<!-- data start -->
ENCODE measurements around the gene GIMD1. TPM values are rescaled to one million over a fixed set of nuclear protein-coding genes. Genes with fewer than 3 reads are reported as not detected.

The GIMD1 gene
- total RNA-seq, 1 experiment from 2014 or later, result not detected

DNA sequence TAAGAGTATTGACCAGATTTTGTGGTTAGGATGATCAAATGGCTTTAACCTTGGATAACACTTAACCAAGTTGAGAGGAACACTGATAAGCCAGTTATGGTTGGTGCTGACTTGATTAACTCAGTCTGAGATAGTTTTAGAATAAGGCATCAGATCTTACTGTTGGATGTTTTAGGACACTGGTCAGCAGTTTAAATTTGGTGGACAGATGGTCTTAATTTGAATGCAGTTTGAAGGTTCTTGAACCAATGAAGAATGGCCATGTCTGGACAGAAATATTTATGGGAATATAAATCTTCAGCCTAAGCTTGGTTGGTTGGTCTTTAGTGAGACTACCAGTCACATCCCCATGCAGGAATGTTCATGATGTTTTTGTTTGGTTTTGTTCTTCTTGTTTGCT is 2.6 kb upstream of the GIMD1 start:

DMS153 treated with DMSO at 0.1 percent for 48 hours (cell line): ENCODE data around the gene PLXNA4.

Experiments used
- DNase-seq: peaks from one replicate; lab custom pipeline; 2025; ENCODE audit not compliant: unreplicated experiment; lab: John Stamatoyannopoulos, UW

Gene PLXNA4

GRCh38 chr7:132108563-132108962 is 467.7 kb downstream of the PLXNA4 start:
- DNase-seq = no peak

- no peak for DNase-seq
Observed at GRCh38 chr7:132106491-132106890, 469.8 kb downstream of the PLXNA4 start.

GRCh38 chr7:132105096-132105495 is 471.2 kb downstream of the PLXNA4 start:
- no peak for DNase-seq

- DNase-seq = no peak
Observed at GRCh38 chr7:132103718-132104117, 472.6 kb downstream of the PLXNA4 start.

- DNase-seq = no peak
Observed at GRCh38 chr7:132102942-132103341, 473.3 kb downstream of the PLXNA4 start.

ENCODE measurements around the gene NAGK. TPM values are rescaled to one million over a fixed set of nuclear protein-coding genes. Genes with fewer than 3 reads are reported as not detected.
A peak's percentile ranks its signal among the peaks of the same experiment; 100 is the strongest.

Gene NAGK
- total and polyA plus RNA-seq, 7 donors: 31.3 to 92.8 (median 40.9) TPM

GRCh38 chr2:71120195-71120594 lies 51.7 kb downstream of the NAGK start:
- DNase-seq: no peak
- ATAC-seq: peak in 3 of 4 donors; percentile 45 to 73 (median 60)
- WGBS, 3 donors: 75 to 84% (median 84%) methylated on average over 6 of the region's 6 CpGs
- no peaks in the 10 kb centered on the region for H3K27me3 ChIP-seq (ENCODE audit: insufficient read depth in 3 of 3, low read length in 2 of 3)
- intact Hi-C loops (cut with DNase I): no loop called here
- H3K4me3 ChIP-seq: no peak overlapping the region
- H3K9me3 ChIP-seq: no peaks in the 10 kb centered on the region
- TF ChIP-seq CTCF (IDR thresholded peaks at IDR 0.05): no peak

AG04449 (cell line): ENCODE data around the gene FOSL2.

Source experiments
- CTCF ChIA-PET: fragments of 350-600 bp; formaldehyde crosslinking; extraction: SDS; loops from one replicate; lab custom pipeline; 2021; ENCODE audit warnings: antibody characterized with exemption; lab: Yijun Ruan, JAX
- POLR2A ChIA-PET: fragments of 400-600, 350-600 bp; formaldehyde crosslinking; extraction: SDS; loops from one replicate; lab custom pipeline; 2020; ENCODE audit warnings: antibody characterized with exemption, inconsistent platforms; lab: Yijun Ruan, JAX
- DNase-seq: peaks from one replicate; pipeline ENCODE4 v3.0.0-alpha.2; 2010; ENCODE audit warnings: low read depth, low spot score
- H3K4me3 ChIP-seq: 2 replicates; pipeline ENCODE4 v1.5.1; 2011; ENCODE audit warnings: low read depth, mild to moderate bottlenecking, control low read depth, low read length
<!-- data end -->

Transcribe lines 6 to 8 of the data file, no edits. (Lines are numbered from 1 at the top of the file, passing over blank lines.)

Experiments used
- DNase-seq: peaks from one replicate; lab custom pipeline; 2025; ENCODE audit not compliant: unreplicated experiment; lab: John Stamatoyannopoulos, UW

Gene PLXNA4